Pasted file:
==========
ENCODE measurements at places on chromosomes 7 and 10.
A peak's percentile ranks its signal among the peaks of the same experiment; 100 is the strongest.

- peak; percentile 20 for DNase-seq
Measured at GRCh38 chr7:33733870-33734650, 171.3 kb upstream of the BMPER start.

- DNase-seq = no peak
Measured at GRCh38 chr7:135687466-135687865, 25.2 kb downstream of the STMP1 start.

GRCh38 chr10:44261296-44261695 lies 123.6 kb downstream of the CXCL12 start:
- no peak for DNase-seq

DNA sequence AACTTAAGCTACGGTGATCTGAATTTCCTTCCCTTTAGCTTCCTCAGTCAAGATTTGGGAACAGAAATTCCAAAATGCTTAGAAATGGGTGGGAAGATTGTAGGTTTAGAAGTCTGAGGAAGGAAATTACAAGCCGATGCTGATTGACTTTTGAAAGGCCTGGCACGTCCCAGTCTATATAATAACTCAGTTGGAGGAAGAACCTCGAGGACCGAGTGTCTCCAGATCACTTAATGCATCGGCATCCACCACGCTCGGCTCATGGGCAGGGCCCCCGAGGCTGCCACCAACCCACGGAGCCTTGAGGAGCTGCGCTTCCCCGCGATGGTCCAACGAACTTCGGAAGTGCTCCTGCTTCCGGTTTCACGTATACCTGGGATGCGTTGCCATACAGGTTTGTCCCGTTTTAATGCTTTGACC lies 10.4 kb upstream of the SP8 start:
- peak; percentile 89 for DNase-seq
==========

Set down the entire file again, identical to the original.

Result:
ENCODE measurements at places on chromosomes 7 and 10.
A peak's percentile ranks its signal among the peaks of the same experiment; 100 is the strongest.

- peak; percentile 20 for DNase-seq
Measured at GRCh38 chr7:33733870-33734650, 171.3 kb upstream of the BMPER start.

- DNase-seq = no peak
Measured at GRCh38 chr7:135687466-135687865, 25.2 kb downstream of the STMP1 start.

GRCh38 chr10:44261296-44261695 lies 123.6 kb downstream of the CXCL12 start:
- no peak for DNase-seq

DNA sequence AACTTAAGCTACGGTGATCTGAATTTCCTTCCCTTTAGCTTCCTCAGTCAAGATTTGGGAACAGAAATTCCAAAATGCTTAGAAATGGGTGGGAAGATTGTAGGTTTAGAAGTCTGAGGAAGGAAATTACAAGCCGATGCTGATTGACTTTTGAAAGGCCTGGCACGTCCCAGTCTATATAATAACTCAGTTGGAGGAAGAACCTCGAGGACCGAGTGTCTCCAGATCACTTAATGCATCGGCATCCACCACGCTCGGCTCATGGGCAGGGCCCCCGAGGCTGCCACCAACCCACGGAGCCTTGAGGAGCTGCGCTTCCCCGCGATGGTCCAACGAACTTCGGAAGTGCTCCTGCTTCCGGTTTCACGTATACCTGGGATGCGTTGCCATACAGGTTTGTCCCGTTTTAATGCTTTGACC lies 10.4 kb upstream of the SP8 start:
- peak; percentile 89 for DNase-seq